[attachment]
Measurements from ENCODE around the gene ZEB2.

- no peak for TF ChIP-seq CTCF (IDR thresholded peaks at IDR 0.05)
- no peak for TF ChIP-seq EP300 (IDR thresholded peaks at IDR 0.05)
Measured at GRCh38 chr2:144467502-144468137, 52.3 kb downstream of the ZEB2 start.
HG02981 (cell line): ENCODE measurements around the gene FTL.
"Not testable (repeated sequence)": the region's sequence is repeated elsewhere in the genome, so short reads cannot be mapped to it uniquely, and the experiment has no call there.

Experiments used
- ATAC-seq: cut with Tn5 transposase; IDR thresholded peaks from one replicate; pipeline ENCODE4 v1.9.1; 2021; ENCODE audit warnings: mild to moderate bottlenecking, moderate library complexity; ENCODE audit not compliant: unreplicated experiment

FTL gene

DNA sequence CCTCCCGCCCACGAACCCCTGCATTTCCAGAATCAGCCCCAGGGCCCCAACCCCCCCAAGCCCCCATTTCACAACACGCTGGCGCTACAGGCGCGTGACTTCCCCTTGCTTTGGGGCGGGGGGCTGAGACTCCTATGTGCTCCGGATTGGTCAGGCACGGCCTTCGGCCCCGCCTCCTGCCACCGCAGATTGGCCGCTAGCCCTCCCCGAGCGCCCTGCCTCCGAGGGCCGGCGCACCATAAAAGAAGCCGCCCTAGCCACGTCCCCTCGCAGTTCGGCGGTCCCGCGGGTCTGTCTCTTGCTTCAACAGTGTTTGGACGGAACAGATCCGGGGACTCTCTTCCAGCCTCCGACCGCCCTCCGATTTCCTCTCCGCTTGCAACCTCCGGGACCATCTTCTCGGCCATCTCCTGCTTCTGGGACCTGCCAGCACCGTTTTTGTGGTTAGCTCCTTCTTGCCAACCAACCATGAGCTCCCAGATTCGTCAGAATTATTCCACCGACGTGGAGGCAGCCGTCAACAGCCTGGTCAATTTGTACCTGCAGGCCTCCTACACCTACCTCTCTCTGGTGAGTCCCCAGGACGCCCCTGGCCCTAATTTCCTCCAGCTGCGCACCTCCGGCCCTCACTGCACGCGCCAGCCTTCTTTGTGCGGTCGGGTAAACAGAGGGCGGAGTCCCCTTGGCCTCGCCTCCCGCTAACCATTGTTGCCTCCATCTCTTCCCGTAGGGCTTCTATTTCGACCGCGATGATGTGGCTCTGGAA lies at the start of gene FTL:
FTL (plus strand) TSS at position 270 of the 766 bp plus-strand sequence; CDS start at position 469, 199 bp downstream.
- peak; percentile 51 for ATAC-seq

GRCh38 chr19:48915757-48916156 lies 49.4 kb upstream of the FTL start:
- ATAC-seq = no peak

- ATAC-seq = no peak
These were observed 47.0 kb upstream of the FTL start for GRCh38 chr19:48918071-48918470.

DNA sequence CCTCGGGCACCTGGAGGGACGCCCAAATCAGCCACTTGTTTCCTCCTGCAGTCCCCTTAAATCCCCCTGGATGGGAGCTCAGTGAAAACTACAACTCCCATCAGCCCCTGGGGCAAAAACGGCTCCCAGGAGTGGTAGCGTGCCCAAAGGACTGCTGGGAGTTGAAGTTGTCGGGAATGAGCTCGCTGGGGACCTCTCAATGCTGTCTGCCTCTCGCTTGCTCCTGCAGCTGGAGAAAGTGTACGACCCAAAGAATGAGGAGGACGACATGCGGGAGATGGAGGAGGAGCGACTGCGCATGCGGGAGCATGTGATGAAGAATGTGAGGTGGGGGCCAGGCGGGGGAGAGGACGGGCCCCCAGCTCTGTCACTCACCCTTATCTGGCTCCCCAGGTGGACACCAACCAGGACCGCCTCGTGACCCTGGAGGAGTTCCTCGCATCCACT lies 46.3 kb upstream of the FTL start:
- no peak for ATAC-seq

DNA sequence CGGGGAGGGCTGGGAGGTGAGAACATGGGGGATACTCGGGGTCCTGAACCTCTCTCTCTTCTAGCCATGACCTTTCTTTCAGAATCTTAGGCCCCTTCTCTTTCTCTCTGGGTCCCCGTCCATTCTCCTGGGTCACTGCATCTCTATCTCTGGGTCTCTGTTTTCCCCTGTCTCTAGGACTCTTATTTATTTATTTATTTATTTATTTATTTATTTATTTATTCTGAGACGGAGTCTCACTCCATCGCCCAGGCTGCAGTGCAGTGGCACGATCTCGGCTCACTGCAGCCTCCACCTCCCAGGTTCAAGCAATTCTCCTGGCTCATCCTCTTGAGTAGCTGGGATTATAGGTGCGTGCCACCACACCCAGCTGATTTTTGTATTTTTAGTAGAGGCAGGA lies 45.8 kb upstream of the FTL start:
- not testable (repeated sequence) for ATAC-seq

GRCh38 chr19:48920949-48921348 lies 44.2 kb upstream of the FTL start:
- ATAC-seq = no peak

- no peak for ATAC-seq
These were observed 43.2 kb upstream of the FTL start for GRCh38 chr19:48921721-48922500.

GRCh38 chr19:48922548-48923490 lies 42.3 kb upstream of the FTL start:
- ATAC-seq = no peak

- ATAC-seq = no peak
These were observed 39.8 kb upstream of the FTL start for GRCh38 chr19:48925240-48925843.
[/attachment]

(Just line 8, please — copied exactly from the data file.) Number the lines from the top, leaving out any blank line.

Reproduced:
- ATAC-seq: cut with Tn5 transposase; IDR thresholded peaks from one replicate; pipeline ENCODE4 v1.9.1; 2021; ENCODE audit warnings: mild to moderate bottlenecking, moderate library complexity; ENCODE audit not compliant: unreplicated experiment